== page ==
Yet another bit question - Myler bits? WILD_SPOT! - Page 3 - The Horse Forum
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post #21 of 27 Old 06-14-2010, 08:09 AM Thread Starter
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Thanks guys, this is the encouagment I need! It's hard whenever my own trainer doesn't support this, hence why I'm trying the other one for a ride or so to see how it goes. White Foot - I wouldn't be surprised if I was the problem. I was raher short tempered yesterday.

Wild_spot - I'll keep trying the Myler Just wish there was a way to tell if HE liked it. What are some signs of a horse not liking their bit? I would think it would be obvious. Also, are Myler bits good for most mouth conformations? If not, what types are they best for and how would I tell on my own horse?

Thanks!
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post #22 of 27 Old 06-14-2010, 07:31 PM
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There are enough variations of Mylers that there is one that will work for just about any mouth. Tongue relief, tongue pressure, bar relief, bar pressure, mullen mouth, multi-barrel...

In regards to telling if he likes the bit - That is a hard one to answer as it differs from horse to horse! I would say the head shaking when asked to turn was a sure sign of discomfort in the previous bit. When I switched Latte from a loose ring double jointed snaffle to a level 1 myler comfort snaffle, she gave a bit less resistance when I asked for something, and she mouthed and chewed and fussed over it a lot less. Basically she seemd more comfortable with the thinner bit even with it sitting passively in her mouth.

Bundy doesn't really show any reaction to bits so I just stick with something fairly mild, that fits and doesn't rub or pinch anywhere.

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post #23 of 27 Old 06-14-2010, 08:13 PM Thread Starter
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Thanks for the info! With the triple barrel, what type of mouth conformation does that mainly suit? When a bit pinches, rubs, doesn't fit etc. there will be a sore or something right? And I'm assuming the horse would show some negative signs!
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post #24 of 27 Old 06-14-2010, 08:18 PM
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Yup, there would be sores, or hairless patches. Also don't forget to check inside the lips as horses can often get sores here that go unnoticed by a lot of people.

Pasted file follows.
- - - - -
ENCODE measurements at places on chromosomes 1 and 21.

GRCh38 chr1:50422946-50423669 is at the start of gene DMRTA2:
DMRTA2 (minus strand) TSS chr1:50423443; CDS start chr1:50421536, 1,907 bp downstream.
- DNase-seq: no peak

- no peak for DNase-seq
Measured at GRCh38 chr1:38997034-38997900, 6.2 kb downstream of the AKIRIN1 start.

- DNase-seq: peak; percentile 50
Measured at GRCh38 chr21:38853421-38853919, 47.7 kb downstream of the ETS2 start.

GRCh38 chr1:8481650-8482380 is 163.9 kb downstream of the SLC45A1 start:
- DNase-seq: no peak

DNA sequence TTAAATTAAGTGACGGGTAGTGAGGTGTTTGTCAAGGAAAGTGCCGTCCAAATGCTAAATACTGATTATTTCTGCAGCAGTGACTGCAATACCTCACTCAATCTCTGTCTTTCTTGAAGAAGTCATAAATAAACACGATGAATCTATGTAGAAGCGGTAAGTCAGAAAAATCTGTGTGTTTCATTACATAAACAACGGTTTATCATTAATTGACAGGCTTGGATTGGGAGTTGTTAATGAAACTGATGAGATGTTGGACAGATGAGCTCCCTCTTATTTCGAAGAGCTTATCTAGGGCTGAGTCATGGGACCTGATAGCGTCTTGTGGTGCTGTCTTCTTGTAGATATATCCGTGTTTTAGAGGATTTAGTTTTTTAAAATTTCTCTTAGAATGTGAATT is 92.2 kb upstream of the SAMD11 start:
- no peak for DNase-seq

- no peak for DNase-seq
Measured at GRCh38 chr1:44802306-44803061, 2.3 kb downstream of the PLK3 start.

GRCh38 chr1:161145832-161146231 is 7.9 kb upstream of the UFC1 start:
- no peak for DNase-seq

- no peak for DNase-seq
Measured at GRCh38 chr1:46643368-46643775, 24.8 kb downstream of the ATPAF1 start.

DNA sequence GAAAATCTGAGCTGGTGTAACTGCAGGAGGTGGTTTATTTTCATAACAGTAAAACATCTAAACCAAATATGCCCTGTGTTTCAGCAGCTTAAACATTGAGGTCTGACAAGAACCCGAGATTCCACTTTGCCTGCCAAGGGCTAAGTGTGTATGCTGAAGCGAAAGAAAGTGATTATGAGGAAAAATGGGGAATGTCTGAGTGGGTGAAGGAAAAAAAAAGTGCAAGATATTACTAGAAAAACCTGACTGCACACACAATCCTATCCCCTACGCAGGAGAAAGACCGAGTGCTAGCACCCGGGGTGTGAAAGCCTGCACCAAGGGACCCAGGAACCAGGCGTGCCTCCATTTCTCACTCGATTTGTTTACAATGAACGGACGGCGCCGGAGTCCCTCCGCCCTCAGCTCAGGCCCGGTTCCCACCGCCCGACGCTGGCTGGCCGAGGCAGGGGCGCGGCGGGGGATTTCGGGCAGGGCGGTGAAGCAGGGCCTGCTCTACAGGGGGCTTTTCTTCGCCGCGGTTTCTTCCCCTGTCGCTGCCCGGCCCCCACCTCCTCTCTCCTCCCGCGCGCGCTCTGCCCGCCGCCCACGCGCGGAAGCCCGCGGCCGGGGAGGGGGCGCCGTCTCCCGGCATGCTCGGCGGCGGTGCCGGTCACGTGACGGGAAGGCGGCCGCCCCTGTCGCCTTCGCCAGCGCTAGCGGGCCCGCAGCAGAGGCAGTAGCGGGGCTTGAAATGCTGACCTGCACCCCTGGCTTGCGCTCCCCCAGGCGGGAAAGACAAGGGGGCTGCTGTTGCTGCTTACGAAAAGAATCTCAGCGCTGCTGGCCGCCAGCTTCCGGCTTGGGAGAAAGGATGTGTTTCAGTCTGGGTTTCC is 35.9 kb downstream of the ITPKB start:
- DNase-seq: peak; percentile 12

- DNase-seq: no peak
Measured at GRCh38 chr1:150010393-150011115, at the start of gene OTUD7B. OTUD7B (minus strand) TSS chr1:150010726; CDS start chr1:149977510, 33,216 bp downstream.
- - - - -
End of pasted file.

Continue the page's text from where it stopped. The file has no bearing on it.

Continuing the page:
A multi-barrel bit has a similar effect to a waterford but not as pronounced - It would suit a horse who may have a low palate or just dislike any palate contact, and who doesn't mind a bit of tongue pressure and bar pressure.

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post #25 of 27 Old 06-14-2010, 09:34 PM Thread Starter
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ok, thanks! I'll ask the trainer riding him Friday what she thinks of him in the bit. =]
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post #26 of 27 Old 06-15-2010, 09:48 AM
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Quote:
Originally Posted by wild_spot View Post
Hey! Sorry i didn't come in earlier, long weekend here and I spent the day at the snow :]

Only a short one as i'm exhausted and about to pack off to bed!

I really like Myler bits. The horse I talked about and posted a photo of in the other thread was happiest in his Myler - A low port comfort snaffle. It gave him some tongue relief which he really liked.

I like the design - I'm not an advocate of thick bits and like thin bits (Within reason) much better - I believe most horses are more comfortable with less bulk in the mouth when the bit is passive. It also gives you a bit more 'bite' if it is needed in an emergency.

The Mylers also have the best of both worlds - They eliminate the nutcracker effect of a single jointed snaffle, but they also limit the degree to which the bit can collapse on the bare of the mouth (Which is one of the features of a Waterford I don't like - It collapses on the whole mouth).

There are a ton of different mouthpiece/cheek piece combinations you can try. I would suggest trying a cheek with a long straight edge, such as a full cheek, half spoon, or D ring - These will help you with turns in jumpers by making the lateral aid much clearer for him.

The only way to know how much tongue pressure or bar pressure the horse prefers is to try bits out. Myler actually have a bit rental program - You can pay a deposit and try the bit for a few days and change it for another until you find the right one - Then the deposit comes off the purchase price. It was a godsend for the above mentioned horse - I tried about 3 different bits before I settled with that one.

I hope your jumping lesson goes well!

Where the heck were you when I was having bit problems with my horse?! LOL! :]

Do not go where the path may lead, go instead where there is no path and leave a trail...
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post #27 of 27 Old 06-15-2010, 05:37 PM
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Ha ha, my bad, I miss threads sometimes!
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